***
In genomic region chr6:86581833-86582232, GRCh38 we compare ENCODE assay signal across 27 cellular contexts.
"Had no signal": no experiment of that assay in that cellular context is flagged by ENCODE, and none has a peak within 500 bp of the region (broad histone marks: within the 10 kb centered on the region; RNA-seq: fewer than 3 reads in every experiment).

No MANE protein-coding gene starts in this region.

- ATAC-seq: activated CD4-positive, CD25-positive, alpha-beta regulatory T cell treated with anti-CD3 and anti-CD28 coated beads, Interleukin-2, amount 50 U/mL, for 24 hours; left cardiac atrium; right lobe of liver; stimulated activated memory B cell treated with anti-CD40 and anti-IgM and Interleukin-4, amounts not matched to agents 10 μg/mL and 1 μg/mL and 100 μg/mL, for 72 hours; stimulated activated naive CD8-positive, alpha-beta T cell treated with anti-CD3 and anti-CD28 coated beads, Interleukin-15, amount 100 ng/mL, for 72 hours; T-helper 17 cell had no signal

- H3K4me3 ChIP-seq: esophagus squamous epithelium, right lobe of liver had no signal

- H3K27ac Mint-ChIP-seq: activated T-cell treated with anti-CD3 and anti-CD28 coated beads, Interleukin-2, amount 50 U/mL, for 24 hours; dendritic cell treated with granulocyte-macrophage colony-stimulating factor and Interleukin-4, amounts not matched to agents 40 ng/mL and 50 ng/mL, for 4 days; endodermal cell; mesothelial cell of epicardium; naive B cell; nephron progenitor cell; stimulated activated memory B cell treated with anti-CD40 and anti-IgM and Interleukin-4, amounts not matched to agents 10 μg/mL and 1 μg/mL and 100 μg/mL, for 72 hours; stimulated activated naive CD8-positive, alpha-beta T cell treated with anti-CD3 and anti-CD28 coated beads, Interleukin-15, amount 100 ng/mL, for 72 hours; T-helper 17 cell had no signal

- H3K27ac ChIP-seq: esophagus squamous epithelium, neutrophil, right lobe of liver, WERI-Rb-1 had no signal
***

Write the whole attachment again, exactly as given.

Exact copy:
In genomic region chr6:86581833-86582232, GRCh38 we compare ENCODE assay signal across 27 cellular contexts.
"Had no signal": no experiment of that assay in that cellular context is flagged by ENCODE, and none has a peak within 500 bp of the region (broad histone marks: within the 10 kb centered on the region; RNA-seq: fewer than 3 reads in every experiment).

No MANE protein-coding gene starts in this region.

- ATAC-seq: activated CD4-positive, CD25-positive, alpha-beta regulatory T cell treated with anti-CD3 and anti-CD28 coated beads, Interleukin-2, amount 50 U/mL, for 24 hours; left cardiac atrium; right lobe of liver; stimulated activated memory B cell treated with anti-CD40 and anti-IgM and Interleukin-4, amounts not matched to agents 10 μg/mL and 1 μg/mL and 100 μg/mL, for 72 hours; stimulated activated naive CD8-positive, alpha-beta T cell treated with anti-CD3 and anti-CD28 coated beads, Interleukin-15, amount 100 ng/mL, for 72 hours; T-helper 17 cell had no signal

- H3K4me3 ChIP-seq: esophagus squamous epithelium, right lobe of liver had no signal

- H3K27ac Mint-ChIP-seq: activated T-cell treated with anti-CD3 and anti-CD28 coated beads, Interleukin-2, amount 50 U/mL, for 24 hours; dendritic cell treated with granulocyte-macrophage colony-stimulating factor and Interleukin-4, amounts not matched to agents 40 ng/mL and 50 ng/mL, for 4 days; endodermal cell; mesothelial cell of epicardium; naive B cell; nephron progenitor cell; stimulated activated memory B cell treated with anti-CD40 and anti-IgM and Interleukin-4, amounts not matched to agents 10 μg/mL and 1 μg/mL and 100 μg/mL, for 72 hours; stimulated activated naive CD8-positive, alpha-beta T cell treated with anti-CD3 and anti-CD28 coated beads, Interleukin-15, amount 100 ng/mL, for 72 hours; T-helper 17 cell had no signal

- H3K27ac ChIP-seq: esophagus squamous epithelium, neutrophil, right lobe of liver, WERI-Rb-1 had no signal